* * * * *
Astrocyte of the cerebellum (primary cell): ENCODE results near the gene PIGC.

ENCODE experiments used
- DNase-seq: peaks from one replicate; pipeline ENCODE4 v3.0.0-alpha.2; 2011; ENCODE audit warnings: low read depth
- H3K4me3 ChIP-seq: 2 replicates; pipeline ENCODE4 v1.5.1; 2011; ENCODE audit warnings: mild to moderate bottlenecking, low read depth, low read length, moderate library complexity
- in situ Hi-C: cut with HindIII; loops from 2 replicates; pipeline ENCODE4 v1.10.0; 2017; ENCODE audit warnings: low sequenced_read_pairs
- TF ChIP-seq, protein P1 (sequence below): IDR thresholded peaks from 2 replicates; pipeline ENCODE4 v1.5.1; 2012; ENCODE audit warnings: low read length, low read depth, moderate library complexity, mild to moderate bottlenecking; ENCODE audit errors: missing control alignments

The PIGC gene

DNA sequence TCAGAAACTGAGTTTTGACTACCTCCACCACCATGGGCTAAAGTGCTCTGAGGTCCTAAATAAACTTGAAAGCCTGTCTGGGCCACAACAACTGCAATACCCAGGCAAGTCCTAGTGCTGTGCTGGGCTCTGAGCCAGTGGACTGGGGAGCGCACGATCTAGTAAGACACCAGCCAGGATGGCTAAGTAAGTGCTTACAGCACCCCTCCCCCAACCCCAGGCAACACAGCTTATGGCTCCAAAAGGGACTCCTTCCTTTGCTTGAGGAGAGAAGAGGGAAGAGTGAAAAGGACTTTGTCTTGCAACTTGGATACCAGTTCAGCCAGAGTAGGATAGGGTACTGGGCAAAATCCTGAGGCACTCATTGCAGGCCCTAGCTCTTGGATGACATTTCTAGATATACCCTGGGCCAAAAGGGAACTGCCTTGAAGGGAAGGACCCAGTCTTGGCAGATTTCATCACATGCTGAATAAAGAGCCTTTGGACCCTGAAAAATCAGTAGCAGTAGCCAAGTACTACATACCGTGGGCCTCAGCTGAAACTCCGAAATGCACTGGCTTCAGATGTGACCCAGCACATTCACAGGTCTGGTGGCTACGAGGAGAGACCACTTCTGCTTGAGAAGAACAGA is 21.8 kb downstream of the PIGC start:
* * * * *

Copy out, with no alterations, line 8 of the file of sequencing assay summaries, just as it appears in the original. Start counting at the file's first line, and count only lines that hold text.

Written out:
DNA sequence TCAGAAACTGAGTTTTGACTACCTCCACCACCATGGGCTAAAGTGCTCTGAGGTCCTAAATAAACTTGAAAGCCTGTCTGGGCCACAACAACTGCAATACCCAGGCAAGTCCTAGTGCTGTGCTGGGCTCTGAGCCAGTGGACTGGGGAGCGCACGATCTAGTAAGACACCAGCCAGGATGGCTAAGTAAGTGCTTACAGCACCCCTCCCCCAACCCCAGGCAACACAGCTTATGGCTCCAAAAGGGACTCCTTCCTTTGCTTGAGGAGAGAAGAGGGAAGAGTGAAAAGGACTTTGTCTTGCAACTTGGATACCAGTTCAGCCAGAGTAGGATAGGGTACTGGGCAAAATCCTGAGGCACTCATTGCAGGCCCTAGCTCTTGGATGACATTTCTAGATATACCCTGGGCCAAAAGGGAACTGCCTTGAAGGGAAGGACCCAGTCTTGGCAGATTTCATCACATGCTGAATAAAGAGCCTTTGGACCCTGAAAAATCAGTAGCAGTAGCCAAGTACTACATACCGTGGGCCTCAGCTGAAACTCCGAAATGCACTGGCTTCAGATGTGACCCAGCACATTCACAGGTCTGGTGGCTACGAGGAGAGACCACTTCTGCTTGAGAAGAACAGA is 21.8 kb downstream of the PIGC start: